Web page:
TV personality plays role in 13th district congressional race
The race between Rep. Brad Miller and his challenger Vernon Robinson has been as much about style as substance. It is also, as of several weeks ago, about Winston-Salem television broadcaster Jim Longworth and whether the candidates will meet in a public debate before Nov. 7.
That’s because Longworth has gone on the offensive against Miller after the incumbent decided not to appear on his weekly public affairs TV show “Triad Today.” Longworth attacked Miller in his regular YES! Weekly column on Sept. 27, accusing him to being afraid of a “no-holds-barred” joint appearance with his outspoken rival. At issue is whether Miller’s campaign manger confirmed the debate appearance, a fact disputed by both parties.
LuAnn Canipe, who works for the Miller campaign, said campaign manager Denise Turner told Longworth over the summer that they would put his appearance request in a stack to consider and that they would get back to him closer to the election. Later on, Canipe said, she called Longworth to decline the invitation.
Longworth disputed Canipe’s version of events.
“LuAnn Canipe is in no position to either confirm or dispute the promise that Denise Turner made to me verbally via telephone in June,” Longworth wrote in response to e-mailed questions. “The conversation took place between me and Denise exclusively. During that conversation, Denise gushed over how highly the congressman thought of ‘Triad Today,’ and was aware of our award-winning political debate interviews.”
The rift between the broadcaster and politician has grown from that misunderstanding into a full-fledged feud.
“No one has ever put their ass on full display the way Jim Longworth has,” Miller told YES! Weekly in an Oct. 3 interview.
After Canipe called to decline the appearance, Longworth screamed at campaign manager Turner over the phone and then hung up on her, Miller said. Longworth claimed Turner was the first to raise her voice but acknowledged the hang-up. That incident prompted Canipe to call the ABC station in which “Triad Today” is filmed to set the record straight.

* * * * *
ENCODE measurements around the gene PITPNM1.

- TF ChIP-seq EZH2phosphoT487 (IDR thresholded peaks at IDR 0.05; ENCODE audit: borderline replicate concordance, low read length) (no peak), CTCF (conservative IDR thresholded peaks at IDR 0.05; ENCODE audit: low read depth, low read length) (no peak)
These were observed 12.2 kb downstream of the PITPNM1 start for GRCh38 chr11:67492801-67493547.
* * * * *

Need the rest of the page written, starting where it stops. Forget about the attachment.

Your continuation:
Longworth interpreted the call as an attempt to get him fired, an allegation he included in both columns about Miller.
“They did not try to get him fired,” said Ron Inman, the station manager at ABC 45 who took the calls. “Jim felt they committed to something and that’s the contention between them. They wanted to assure me that they did not back out.”
Canipe did complain about Longworth’s attitude and interactions with the staff, Inman said.
“Hey, a hang-up from a journalist is really unprofessional,” Canipe said.
Miller acknowledged that he is weighing potential joint appearances with Robinson more carefully than he did in previous elections.
“Frankly Vernon Robinson is unusual,” Miller said. “When we decide on a debate, we want it to be presided over by a legitimate journalist with real, neutral rules.”
Longworth, who is a television producer, has not been the only local broadcaster cut out of the process by Miller’s requirements. The campaign also declined an appearance request by Brad Krantz and Britt Whitmire, who host a show on the talk radio station WZTK-FM.
“Clearly he doesn’t have to do our show,” Krantz said. “But our radio station is the only one that covers the whole metro area, the whole 13th District from Raleigh to Greensboro. If I were a politician and I were interested in reaching out to voters, I would probably do it.”